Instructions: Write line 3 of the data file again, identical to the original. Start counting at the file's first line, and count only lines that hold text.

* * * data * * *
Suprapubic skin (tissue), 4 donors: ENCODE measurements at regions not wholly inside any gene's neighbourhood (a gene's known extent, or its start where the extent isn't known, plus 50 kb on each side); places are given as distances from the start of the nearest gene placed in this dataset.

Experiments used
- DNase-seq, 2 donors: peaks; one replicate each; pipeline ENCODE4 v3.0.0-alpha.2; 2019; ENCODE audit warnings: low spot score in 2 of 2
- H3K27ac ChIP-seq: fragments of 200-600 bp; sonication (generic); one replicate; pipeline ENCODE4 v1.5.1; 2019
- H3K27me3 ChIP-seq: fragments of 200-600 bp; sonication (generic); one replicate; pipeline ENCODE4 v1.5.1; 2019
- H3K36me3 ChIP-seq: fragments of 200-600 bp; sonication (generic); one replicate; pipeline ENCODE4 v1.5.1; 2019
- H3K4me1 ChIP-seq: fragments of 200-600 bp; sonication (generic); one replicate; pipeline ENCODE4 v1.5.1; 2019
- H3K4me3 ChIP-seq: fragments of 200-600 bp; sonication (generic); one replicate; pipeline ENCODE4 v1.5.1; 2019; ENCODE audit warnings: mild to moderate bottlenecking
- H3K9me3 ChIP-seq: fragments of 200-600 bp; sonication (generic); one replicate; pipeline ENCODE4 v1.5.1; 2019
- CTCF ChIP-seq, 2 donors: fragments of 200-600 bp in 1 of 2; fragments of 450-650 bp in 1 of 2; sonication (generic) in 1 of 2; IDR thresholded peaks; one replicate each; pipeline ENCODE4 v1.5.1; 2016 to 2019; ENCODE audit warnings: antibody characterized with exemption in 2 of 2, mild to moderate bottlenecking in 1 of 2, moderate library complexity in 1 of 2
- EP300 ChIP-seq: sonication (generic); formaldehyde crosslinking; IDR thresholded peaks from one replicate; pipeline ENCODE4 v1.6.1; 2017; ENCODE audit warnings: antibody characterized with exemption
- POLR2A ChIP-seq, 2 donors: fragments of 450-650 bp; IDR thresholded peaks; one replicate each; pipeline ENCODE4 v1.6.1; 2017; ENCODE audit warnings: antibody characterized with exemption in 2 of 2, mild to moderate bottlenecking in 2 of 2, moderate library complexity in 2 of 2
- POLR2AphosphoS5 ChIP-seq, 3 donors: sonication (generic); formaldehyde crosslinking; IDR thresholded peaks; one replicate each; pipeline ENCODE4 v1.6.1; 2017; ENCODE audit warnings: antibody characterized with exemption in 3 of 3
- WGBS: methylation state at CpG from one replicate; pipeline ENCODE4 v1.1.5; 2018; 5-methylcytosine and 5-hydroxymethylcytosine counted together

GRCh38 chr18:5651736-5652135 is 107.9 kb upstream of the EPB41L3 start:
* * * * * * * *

- DNase-seq, 2 donors: peaks; one replicate each; pipeline ENCODE4 v3.0.0-alpha.2; 2019; ENCODE audit warnings: low spot score in 2 of 2